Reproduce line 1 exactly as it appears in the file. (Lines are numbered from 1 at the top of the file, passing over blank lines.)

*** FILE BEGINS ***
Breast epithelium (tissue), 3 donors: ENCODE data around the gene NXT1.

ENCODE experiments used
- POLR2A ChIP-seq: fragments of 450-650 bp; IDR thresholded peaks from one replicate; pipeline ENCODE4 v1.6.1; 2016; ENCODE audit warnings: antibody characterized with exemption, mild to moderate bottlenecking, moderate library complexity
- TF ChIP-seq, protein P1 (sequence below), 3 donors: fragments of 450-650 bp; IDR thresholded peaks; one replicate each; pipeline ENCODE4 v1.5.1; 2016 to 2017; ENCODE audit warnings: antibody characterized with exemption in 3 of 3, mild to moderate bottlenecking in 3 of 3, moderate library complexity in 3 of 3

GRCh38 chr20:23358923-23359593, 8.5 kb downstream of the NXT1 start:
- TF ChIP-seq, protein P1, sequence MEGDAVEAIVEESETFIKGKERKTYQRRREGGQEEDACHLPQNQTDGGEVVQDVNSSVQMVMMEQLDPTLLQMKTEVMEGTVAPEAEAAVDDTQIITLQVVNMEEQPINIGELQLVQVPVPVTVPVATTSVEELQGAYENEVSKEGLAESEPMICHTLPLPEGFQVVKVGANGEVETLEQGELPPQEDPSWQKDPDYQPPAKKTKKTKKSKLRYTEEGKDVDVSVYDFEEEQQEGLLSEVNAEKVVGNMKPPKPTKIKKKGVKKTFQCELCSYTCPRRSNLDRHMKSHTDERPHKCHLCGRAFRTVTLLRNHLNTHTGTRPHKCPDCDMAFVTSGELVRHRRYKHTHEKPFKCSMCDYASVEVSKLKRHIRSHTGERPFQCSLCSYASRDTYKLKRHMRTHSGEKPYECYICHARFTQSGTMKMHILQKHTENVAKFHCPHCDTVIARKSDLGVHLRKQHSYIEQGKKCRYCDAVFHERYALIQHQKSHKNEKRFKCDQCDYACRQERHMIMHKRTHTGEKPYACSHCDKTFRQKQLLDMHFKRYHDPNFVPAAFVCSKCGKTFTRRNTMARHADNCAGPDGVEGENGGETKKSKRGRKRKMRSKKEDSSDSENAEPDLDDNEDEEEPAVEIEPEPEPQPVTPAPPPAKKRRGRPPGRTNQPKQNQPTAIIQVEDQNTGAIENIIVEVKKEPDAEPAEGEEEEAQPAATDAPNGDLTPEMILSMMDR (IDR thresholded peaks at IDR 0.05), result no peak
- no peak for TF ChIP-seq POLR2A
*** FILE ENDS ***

Breast epithelium (tissue), 3 donors: ENCODE data around the gene NXT1.